Nomura, breasts and ablutions
I know of Nomura from my London days. In a ‘oh fuck, I have to go to work tomorrow’ kind of way. Since then there has been the boob incident, the Lehman Brothers flop, Japan at the bottom of a hole and shareholders suggesting that staff should use squat toilets to improve the share price.
One of my best buddies, Kiwi Sue, dragged herself off Monday to Friday, feminine and groomed, to manage the working life of one of the top guys at Nomura. This was after a ‘hit repeat, repeat, repeat’ weekend in our little huddle, clubbing in small back-of-the-pub type places and hosting organically grown house parties … the house with 17 people in summer, tents in the garden, one bathroom and where Owen, our token Brit on the dole, lived under the stairs.
At the time, us girls really didn’t care about how we were perceived in the workplace but rather chased the £/hr to support our offline lifestyle. I was typing notes to my friends back in South Africa, dictaphone plugged in, with my boss concluding I was still typing up his minutes. Sue, being Sue, always looked drop dead gorgeous, naturally voluptuous, an enthusiastic planner and produced perfection. Our approaches have continued to work into 2012. We have maneuvered and overcome, with neither of us feeling disenfranchised by the corporate world. But if my boss in the year 2009 had referred to my breasts during a meeting, perhaps I would be less sanguine.
‘What the guy actually called them was “honkers.” Nomura’s acquisition of Lehman’s internal operations has not gone as smoothly as everyone had hoped. The Lehman employees are very difficult, all but refusing to submit to their new employer’s way of doing things. Particularly the womenfolk. They spent the summer slutting it up in sleeveless shirts, and, despite being told, pointblank, that women exist to serve, they still just seem to not get it. So I guess it shouldn’t come as a surprise that they’d raise a ruckus over pretty standard business practices like having their jugs referred to as “honkers” in front of colleagues, and it be suggested that their time would be better spent tidying up the house.’
A conglomerate which dominates investment banking in Japan, with the expected banking hits of late, Nomura is also partly confused about what it does well. Which I suspect is to focus on the East, to retract to home base and bank on the beautiful 4.4% GDP growth rate Japan achieved in 2010, the highest since 1990. In the 1980s the west embraced Nomura’s distinctiveness, as the expansionist bank made money and its country of origin’s economic miracle seemed to offer an approach which worked and inspired MBA case studies. In Japan, rules of engagement founded on hierarchy and harmony preside. They are also an intelligent, hard-working bunch. But the 1990s became the lost decade for Japan and Nomura’s results continue to take a knock – an ROE of 0.6% for 2011. The bank makes less money the further it moves from Tokyo and the part-acquisition of Lehman Brothers in 2008 became a ‘loss of face’ in a sensitive Japanese culture. Which was ridiculed this month. One Nomura shareholder has come up with a novel suggestion to help to boost its share price: replace all office toilets with Japanese-style squat facilities.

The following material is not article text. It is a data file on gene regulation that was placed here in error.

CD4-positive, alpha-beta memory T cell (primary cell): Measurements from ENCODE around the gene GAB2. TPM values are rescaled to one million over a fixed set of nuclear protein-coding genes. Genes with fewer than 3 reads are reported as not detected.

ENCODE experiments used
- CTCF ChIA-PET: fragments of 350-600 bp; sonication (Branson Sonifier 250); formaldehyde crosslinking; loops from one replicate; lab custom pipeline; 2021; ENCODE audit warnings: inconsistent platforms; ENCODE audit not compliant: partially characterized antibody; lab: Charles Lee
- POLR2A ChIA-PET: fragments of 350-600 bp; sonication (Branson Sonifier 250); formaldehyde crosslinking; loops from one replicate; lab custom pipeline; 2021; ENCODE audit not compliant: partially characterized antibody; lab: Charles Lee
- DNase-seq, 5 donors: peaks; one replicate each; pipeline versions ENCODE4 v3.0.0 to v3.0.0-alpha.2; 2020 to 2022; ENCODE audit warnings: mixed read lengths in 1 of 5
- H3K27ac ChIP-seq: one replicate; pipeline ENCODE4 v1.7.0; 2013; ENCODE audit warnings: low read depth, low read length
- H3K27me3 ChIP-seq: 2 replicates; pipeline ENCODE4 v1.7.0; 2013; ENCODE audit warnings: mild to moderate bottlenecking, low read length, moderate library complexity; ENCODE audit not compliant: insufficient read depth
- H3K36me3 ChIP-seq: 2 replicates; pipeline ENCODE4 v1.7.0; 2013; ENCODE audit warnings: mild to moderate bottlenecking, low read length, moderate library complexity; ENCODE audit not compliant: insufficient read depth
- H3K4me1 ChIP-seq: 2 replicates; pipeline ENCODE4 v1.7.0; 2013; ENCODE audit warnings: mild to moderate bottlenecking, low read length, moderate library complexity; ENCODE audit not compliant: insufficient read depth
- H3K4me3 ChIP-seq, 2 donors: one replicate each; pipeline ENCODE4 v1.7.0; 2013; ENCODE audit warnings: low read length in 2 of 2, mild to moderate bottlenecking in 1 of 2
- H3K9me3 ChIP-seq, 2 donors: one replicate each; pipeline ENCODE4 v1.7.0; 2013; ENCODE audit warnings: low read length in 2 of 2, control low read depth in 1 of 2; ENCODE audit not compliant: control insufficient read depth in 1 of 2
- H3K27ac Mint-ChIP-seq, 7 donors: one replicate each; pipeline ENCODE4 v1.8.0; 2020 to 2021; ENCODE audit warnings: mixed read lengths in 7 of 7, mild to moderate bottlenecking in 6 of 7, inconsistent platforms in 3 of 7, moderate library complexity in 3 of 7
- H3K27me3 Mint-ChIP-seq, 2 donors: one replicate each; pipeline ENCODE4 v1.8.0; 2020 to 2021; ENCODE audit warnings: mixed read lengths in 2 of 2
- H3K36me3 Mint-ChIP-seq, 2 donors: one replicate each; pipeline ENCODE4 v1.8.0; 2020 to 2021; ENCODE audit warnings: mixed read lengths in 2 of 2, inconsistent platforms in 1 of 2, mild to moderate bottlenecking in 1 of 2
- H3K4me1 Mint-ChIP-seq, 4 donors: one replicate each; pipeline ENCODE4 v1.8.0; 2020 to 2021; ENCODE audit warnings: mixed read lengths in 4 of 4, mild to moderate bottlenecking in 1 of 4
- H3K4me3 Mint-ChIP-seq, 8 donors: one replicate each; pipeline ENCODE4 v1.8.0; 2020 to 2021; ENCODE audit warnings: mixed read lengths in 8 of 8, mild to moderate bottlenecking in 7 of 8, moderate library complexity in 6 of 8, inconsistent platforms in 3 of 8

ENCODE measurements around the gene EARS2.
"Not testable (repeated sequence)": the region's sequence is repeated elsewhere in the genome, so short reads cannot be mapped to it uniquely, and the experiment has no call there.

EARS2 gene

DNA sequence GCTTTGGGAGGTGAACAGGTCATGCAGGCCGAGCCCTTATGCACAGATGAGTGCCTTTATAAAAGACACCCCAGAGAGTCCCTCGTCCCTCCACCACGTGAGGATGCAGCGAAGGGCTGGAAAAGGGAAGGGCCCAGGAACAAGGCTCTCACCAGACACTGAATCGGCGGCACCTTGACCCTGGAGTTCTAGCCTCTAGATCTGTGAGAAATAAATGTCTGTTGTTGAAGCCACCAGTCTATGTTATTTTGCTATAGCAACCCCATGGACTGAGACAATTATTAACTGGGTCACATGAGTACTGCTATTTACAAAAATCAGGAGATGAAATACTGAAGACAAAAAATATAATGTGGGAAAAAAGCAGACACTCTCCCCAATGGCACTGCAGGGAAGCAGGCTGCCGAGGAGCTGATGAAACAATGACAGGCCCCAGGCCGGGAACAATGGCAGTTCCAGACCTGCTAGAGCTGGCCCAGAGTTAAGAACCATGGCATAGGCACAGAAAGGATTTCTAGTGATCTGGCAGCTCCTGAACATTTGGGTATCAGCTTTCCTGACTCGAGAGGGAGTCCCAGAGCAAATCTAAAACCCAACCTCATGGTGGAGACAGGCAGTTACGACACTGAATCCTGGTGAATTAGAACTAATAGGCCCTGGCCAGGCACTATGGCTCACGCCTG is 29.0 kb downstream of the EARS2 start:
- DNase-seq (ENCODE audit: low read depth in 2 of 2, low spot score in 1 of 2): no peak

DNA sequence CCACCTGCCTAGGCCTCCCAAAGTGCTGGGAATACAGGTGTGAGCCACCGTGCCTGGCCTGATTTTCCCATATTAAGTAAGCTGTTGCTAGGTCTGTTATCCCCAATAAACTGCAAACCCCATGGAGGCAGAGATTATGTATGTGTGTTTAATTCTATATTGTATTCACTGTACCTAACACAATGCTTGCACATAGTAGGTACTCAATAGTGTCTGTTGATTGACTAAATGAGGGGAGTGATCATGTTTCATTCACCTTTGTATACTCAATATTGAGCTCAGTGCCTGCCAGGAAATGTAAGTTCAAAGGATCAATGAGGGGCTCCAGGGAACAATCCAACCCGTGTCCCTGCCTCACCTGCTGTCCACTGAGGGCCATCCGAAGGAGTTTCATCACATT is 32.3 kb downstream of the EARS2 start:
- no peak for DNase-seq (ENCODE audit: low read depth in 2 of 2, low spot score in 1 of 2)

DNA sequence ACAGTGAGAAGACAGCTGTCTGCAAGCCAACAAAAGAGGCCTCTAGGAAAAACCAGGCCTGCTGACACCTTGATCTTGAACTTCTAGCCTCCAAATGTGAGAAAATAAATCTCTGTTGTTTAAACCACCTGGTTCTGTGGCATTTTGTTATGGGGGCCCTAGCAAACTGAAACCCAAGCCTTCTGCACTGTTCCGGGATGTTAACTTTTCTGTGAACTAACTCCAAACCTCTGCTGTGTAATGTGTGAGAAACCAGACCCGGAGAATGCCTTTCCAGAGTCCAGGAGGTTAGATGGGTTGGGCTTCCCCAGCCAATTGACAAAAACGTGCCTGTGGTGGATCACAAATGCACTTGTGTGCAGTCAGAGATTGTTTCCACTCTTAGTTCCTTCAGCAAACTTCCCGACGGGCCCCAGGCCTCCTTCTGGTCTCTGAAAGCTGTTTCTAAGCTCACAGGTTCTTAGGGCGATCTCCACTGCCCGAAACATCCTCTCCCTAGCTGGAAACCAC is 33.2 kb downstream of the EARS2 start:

“All toilets within the company’s offices shall be Japanese-style toilets, thereby toughening the legs and loins and hunkering down on a daily basis, aiming at achieving four-digit stock prices,” the shareholder said ahead of this month’s annual meeting on June 27. “The company can surely avoid failure if they straddle over a Japanese-style toilet every day and strengthen their lower body.”
Snort material. So now I wonder if this shareholder is Japanese, and if Sue’s sexiness enhanced or detracted from her station as a PA at Nomura.